• Clementi


  • (Ed Ruscha photo by Gianfranco Gorgoni)


  • Robert Rauschenberg (photo by G. Gorgoni)

  • <> <>
    Portrait of an artist by Gorgoni (Nature Means Everything)


  • El Savador 1982(Bomb)

    Cuba, El Salvador: Gianfranco Gorgoni by Betsy Sussler

    Robert Frank – Pioneer Photographer, Documentary Filmmaker Dies at 94

    September 10th, 2019
  • (Delphine Seyrig from Pull My Daisy)

    Pull My Daisy Robert Frank, Albert Leslie, USA, 1959, V’08, Tribute to Bob Dylan

    Pull My Daisy is a 1959 American short film directed by Robert Frank and Alfred Leslie, and adapted by Jack Kerouac from the third act of his play, Beat Generation. Kerouac also provided improvised narration

  • The Unseen photos: Outtakes From ‘The Americans

  • Guardian obit

  • How Robert Frank’s Book The Americans Redefined American Photography


    Robert Frank – 20 years in Mabou, Nova Scotia (Repost)

    Andrea Mabou
    Looking again at Robert Frank

    The Fire Below Mabou January 1980
    ( Click to see large)

  • Paris photos (youtube)

  • Robert Frank
    and his wife June Leaf. Photograph: Eamonn McCabe
    Shooting from the hip..

  • Click to see large
    (From Detroit to L.A.)

  • From Pina to Greta, Film Stills & Photographs of Peter Lindbergh

    September 9th, 2019

  • (Marion Cortillard – Paris 2007)
    Remembering Peter Lindbergh

  • Zhiyi


  • (Lindbergh shows Greta Thunberg some options in Stockholm.)

    Vogue 2019
    (“School strike for the climate” the sign said.)

    Obit via

    His pictures look like film stills, with action and time stopped, and he also directed several successful documentaries, including Inner Voices (1999), winner of best documentary at the Toronto film festival the following year, and a film about his friend the choreographer Pina Bausch(2002).

    The Birds by Peter Lindbergh

    One of the most respected and widely emulated photographers working today, Peter Lindbergh has been described as a “poet of glamour.” Since 1978, when Stern Magazine published his first series of fashion photographs, his work has been published by every major international fashion magazine and commissioned for the influential campaigns of the worlds leading fashion designers.

    See more here

    Afgan Photographer Abdul Haq Baratali and His Box Camera

    September 3rd, 2019
  • Abdul Haq Baratali

    Afgan Box Camera

    Has the Afghan Box Camera Finally Met Its Match?
    The unique portrait-maker has survived wars, invasions, and fundamentalist tyranny. But digital photography may be too much to overcome.
    by Lynzy Billing

    The 69-year-old photographer is sitting on the porch outside his cluttered one-story house on the outskirts of Kabul, Afghanistan, remembering when he was six years old. Back then he had to use whatever was on hand—usually cameras from the Soviet Union, which he borrowed from his sister’s husband.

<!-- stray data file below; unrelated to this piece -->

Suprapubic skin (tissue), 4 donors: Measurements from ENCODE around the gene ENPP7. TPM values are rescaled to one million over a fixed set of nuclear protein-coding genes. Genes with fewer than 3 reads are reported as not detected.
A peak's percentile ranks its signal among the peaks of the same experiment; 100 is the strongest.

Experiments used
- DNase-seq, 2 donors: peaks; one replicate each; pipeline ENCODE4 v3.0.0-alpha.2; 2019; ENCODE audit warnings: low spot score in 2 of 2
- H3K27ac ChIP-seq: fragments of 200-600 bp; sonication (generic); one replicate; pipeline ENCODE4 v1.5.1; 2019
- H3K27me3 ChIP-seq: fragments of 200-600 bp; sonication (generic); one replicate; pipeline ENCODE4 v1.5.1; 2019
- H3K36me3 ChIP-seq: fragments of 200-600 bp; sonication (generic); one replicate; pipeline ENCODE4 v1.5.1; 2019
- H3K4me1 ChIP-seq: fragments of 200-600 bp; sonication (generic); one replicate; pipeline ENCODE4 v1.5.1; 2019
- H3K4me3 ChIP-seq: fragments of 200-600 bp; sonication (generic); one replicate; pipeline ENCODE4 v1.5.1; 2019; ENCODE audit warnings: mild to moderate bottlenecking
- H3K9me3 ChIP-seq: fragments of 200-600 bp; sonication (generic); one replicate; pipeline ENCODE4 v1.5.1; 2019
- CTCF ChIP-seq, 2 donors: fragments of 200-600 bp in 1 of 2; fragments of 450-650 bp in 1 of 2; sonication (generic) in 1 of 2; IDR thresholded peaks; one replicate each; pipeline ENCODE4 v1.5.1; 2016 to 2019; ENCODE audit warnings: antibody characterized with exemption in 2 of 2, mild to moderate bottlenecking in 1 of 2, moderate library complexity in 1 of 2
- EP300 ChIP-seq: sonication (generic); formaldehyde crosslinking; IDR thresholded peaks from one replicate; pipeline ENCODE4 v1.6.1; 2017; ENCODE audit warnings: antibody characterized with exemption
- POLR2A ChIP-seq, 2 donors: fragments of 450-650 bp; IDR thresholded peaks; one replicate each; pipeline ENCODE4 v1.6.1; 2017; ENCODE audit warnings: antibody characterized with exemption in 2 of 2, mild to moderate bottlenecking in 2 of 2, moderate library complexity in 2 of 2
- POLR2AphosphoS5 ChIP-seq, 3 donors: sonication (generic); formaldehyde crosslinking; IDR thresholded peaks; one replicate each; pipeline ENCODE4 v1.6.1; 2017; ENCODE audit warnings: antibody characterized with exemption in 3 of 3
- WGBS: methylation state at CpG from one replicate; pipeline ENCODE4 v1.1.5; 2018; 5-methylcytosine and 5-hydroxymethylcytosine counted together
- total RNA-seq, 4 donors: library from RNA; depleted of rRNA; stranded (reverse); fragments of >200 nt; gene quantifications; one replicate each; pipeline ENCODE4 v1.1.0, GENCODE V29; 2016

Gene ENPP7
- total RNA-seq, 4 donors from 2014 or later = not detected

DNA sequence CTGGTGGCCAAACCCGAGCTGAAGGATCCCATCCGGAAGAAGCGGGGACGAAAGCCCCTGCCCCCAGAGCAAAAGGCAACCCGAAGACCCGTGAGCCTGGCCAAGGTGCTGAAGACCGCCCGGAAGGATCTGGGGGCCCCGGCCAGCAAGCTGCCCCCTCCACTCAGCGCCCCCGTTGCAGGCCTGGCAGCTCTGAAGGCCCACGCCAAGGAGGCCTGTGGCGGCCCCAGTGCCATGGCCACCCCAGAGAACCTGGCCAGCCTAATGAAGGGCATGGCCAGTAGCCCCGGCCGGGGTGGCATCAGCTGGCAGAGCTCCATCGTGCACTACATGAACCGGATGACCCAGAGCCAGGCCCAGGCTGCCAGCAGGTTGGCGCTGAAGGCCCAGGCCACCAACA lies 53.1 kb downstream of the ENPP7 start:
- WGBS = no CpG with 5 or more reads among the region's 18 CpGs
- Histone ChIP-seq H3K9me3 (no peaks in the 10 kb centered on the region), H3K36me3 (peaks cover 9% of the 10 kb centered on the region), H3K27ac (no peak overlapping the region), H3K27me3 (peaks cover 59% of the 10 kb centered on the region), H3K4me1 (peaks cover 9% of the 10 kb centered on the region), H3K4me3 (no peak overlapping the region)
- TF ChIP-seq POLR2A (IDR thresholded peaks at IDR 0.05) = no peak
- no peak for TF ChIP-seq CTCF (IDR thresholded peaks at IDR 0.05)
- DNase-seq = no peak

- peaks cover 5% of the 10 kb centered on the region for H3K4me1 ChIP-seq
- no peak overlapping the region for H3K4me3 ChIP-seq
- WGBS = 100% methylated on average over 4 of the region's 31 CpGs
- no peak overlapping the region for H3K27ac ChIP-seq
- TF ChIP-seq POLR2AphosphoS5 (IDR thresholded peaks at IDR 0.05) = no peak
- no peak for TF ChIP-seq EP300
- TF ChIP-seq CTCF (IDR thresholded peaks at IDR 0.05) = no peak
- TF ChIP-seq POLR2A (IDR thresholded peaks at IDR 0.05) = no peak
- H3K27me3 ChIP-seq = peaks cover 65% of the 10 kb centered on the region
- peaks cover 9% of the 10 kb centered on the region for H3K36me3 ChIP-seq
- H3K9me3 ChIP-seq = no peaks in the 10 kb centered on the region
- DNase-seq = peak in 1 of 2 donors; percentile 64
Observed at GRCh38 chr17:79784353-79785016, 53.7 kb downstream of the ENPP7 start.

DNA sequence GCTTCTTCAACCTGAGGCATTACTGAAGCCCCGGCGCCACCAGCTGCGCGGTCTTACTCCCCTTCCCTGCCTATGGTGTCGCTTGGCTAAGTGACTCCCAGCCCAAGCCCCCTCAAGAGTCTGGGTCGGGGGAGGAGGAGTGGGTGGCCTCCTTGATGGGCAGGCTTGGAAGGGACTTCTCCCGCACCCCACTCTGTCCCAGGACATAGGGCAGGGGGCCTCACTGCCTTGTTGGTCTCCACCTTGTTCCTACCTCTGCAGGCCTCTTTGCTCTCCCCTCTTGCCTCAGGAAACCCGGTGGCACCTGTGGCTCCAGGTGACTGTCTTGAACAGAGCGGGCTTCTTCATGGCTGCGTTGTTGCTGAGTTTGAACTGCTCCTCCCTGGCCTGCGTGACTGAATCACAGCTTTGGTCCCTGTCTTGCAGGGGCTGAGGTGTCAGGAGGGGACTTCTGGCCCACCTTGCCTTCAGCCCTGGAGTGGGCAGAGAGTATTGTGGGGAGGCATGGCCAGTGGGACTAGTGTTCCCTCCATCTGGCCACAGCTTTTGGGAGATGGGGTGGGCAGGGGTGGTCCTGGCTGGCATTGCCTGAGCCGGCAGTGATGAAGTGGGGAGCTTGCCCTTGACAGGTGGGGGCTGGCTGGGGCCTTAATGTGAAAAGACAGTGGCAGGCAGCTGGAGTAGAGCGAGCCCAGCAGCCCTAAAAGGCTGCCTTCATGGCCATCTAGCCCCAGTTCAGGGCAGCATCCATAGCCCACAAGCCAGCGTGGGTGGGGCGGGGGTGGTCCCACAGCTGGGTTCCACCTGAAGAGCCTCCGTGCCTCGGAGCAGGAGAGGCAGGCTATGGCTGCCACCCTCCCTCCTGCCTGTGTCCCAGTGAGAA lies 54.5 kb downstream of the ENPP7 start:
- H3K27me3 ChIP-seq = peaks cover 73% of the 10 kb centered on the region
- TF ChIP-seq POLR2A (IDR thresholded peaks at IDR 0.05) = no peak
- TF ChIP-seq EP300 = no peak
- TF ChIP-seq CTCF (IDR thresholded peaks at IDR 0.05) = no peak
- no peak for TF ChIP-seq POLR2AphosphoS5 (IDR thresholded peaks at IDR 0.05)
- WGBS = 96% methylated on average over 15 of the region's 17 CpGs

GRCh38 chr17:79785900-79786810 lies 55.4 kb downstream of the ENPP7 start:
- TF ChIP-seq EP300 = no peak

• Baratali has photographed thousands of people over the years, from generals and children to popular singers and police officers. Lynzy Billing


  • The Taliban banned photography in the 1990s, calling it an affront to Islam. Displaying an image became a crime punishable by beating or imprisonment. Robert Nickelsberg / The LIFE Images Collection via Getty Images

  • “Never Look Away”, Film from the Director of “The Lives of Others”

    August 26th, 2019
  • (RollingStone review)

    Just nominated for an Academy Award as Best Foreign-Language Film and for the extraordinary cinematography of Caleb Deschanel, Never Look Away concerns itself with love and war and the limitless reach of art.

    It isn’t possible to look away from this imposing film for long. Maybe to check the time―it does run for over three hours―or to block out a harrowing moment, but it has a commanding and sensual beauty that isn’t around much at the moment. Top marks to the cinematographer Caleb Deschanel. And like writer-director Florian Henckel von Donnersmarck’s first film, The Lives of Others, it has something serious it wants to say. (via)


  • Ulrich Mühe played Wiesler.

    Lives of Others

    Wiesler is a fascinating character. His face is a mask, trained by his life to reflect no emotion. Sometimes not even his eyes move. As played in Muehe’s performance of infinite subtlety, he watches Dreyman as a cat awaits a mouse. And he begins to internalize their lives — easy, because he has no life of his own, no lover, no hobby, no distraction from his single-minded job.

    RIP Abstract Expressionist Mary Abbott – (1921 – 2019)

    August 24th, 2019
  • Mary Abbott


  • Untitled 1957 (Mixed media and paper collage 23 3/4 x 18″)

    From 1974-77 Abbott taught at the Univ.of Minnesosta, her courses emphasized the use of color. When she returned to NY in the late 70’s she embarked on a series of flower paintings to increase her own understanding of color.

  • RIP Mary Abbott via Facebook

    Alvaro Enciso – Artist Honoring the Migrants Death

    August 21st, 2019

  • Alvaro Enciso

    Meet Alvaro Enciso, the Artist Placing Crosses in Sonoran Desert to Memorialize Migrant Deaths

  • Quilt
    via (see his art here)

    The Constant Presence of Absence Art by Alvaro Enciso

    The Art of Alvaro Enciso is often overshadowed by his Crosses In the Desert project, “Where Dreams Die”. Where Alvaro places Art Crosses in honor of migrants who have died in the Sonoran Desert of Arizona. His Art isn’t separate from it, rather just another extension of the creative process in channeling the concepts of “The American Dream” through various bodies of work.